Alright, side note! So we covered this earlier, but if you still have a visible outline around your cornea, and you can’t just erase it because it looks weird without the outline, you can make it blend in by shading the skin beyond it just enough to make the outline disappear.

Now the cornea’s outline is no longer visible since it has blended into the background.

Make the Drawing Pop

If your drawing doesn’t pop enough, try cleaning up the brightest parts of each highlight or using a white gel pen/correction fluid to make the highlight a bright white.

You can also shade the darkest areas of your drawing even darker.

Or you can add more detail to the iris to make it stand out more, like the example I showed earlier (In the section called “More Detailed Version of an Iris”).

I’ve also gone along and did more blending to make the drawing even smoother.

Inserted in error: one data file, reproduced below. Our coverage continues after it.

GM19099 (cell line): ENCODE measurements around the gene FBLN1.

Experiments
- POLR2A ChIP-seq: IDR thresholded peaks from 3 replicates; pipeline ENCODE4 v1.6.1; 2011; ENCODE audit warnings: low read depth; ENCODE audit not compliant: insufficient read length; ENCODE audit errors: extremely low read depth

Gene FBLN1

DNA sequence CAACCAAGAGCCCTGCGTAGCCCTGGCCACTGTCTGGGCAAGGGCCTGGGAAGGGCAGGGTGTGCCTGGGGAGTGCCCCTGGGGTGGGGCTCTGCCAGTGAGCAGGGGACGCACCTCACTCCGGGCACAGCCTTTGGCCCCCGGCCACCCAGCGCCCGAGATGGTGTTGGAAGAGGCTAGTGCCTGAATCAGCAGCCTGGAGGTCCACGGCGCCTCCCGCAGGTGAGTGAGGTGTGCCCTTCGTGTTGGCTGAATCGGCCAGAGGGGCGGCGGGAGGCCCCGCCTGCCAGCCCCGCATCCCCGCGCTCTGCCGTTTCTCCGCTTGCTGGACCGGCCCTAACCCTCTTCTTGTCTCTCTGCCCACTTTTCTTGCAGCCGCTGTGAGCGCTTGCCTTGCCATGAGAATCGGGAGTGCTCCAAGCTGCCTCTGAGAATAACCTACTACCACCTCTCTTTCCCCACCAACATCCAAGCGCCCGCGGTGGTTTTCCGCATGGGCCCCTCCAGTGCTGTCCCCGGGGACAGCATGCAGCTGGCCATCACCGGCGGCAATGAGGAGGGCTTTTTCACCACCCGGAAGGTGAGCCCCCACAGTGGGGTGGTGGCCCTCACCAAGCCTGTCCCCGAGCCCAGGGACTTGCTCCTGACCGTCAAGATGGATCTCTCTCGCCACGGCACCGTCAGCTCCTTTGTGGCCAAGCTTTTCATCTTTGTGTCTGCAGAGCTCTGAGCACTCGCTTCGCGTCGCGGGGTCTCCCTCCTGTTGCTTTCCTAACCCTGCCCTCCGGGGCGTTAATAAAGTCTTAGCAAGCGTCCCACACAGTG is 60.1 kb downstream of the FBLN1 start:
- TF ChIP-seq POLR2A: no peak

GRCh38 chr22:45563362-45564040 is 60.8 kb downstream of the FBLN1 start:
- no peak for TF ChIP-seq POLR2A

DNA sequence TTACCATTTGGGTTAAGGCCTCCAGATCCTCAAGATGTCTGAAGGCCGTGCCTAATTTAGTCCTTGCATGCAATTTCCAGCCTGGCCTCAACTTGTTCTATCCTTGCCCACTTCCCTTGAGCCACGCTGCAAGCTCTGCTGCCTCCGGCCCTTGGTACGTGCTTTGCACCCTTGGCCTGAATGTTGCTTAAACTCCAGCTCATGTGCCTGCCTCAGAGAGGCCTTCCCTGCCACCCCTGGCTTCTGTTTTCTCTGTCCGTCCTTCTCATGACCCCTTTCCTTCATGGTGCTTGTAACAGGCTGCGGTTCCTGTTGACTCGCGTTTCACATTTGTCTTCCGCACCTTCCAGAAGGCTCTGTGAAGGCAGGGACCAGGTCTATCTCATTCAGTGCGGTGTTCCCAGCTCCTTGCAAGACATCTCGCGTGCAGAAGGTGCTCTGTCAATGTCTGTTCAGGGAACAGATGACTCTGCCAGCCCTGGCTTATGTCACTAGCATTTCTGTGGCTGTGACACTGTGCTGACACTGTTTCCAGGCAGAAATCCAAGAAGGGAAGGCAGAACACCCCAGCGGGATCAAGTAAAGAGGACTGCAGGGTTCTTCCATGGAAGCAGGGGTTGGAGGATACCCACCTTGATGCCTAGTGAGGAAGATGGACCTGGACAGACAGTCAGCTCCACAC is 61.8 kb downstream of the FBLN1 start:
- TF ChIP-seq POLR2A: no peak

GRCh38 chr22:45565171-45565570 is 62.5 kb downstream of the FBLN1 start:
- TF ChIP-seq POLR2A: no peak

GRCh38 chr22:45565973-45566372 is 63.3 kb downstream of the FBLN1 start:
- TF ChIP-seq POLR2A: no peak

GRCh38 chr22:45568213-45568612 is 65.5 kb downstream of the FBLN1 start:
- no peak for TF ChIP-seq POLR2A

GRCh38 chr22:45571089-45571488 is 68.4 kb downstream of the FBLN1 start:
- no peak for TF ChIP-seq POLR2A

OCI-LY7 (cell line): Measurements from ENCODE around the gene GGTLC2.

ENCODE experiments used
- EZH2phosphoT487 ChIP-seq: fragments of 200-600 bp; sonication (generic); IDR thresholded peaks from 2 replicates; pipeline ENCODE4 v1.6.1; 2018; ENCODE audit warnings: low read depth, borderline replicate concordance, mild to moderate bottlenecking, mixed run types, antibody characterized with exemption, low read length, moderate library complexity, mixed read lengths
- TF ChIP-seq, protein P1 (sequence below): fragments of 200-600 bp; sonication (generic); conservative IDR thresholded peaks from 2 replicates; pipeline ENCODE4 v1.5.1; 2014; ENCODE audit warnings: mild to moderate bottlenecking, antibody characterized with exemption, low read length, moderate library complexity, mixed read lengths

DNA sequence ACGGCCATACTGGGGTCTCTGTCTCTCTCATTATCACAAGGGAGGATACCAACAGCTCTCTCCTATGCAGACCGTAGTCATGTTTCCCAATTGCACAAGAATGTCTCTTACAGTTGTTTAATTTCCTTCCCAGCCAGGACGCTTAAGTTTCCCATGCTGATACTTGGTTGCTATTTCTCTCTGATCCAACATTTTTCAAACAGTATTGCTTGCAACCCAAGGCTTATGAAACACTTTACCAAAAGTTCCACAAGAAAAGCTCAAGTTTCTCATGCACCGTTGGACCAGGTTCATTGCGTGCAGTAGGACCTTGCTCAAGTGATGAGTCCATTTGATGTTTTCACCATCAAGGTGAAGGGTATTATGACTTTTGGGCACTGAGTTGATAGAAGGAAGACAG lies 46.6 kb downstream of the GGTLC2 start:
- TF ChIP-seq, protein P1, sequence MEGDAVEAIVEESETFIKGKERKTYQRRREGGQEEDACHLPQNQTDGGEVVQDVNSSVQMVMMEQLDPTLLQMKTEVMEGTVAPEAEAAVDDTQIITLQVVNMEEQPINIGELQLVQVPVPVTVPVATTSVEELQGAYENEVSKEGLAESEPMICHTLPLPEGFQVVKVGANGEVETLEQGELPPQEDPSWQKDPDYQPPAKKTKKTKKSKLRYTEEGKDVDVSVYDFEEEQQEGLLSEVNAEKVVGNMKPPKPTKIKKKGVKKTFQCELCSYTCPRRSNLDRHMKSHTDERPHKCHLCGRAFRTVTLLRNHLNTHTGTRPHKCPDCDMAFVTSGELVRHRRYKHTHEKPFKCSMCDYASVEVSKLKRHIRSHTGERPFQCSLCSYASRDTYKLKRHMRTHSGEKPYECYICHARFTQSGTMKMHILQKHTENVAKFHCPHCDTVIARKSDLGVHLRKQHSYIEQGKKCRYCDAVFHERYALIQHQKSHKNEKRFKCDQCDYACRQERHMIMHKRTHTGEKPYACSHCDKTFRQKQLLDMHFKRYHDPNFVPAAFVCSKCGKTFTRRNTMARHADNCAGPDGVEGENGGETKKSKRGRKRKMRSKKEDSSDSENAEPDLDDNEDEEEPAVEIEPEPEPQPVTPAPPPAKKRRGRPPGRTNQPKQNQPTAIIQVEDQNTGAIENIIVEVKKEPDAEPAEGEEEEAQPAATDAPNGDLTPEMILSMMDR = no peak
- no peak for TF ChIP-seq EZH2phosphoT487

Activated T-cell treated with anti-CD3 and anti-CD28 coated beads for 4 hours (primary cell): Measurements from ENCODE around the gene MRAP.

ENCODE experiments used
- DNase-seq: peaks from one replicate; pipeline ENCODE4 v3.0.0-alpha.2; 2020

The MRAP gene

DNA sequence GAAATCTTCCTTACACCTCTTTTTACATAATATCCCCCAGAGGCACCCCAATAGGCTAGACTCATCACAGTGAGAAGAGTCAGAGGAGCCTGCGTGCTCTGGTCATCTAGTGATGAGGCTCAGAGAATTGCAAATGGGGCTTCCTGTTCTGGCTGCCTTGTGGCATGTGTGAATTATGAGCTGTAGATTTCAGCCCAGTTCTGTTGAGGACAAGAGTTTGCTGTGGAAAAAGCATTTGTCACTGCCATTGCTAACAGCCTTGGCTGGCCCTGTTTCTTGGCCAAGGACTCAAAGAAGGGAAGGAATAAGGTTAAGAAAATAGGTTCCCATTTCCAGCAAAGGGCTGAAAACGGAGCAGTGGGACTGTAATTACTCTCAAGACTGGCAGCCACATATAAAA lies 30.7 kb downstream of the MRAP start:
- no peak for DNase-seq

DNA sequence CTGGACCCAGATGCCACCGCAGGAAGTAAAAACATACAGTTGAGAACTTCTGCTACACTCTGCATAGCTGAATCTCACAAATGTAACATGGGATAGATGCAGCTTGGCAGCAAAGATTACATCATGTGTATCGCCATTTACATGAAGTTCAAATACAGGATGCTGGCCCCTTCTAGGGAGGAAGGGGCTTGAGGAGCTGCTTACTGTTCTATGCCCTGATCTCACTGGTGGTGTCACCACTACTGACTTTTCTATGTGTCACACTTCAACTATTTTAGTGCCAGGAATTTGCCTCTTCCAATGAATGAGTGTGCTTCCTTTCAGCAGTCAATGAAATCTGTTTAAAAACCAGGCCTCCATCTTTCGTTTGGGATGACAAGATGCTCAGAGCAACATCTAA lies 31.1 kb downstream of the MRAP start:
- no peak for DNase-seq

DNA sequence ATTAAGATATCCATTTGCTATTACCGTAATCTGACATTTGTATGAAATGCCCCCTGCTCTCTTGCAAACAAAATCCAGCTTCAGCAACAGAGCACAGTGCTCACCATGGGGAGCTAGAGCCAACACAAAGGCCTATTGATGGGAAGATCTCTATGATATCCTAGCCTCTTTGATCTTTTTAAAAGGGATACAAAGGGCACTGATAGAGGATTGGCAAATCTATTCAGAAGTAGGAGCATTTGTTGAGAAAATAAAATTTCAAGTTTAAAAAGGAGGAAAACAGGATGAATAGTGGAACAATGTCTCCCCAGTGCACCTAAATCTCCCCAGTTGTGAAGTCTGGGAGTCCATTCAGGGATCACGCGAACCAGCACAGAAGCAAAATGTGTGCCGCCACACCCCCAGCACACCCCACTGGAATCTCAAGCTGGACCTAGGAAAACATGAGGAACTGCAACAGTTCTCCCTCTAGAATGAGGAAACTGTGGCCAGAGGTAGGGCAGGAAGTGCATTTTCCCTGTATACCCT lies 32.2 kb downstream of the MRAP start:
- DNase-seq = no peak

Extra Tip

If you want to draw fine wrinkles across the skin like I did here along the top eyelid, pinch your kneaded eraser flat and then press it gently along the eyelid, lifting very tiny amounts of graphite. Space them out somewhat randomly and change the angle.

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If you find yourself stuck on any of the steps in this tutorial, please refer to the video tutorial that goes along with this blog because it goes into way more detail. The video is very long (40 minutes), so feel free to forward it to the spot you need instead of watching from the beginning. I’ve provided you with timestamps below so you can easily and quickly find the section you need 😊.

⏰ Video Timestamps:

00:11 – Tools
00:29 – How to draw an eye from the side CONSTRUCTION
00:57 – Cornea
01:14 – Iris
01:26 – Pupil
01:39 – Eyelids
02:21 – Eyelid Crease
02:52 – Bulging Eye Example
03:23 – Eyebrow Placement
04:48 – Highlights

06:29 – Pupil Shading
06:43 – Iris Shading
10:26 – Iris Version 2 (more detailed vrsn)
12:45 – Eyeball Shading
15:22 – Eyelids
17:51 – Surrounding Skin

20:05 – Eyelashes
22:29 – Lower Lashes
24:27 – Eyebrows
29:24 – Make the Eyebrows 3D
31:08 – Wet Eye Effect
31:59 – Blend

38:54 – Make the Drawing POP!
39:19 – Extra Tip (how to draw fine wrinkles)
39:41 – Slideshow of the ENTIRE Process

I hope this tutorial was helpful! If you have any questions, leave them down below. I hope you guys stay safe and are doing well. Thanks for stopping by!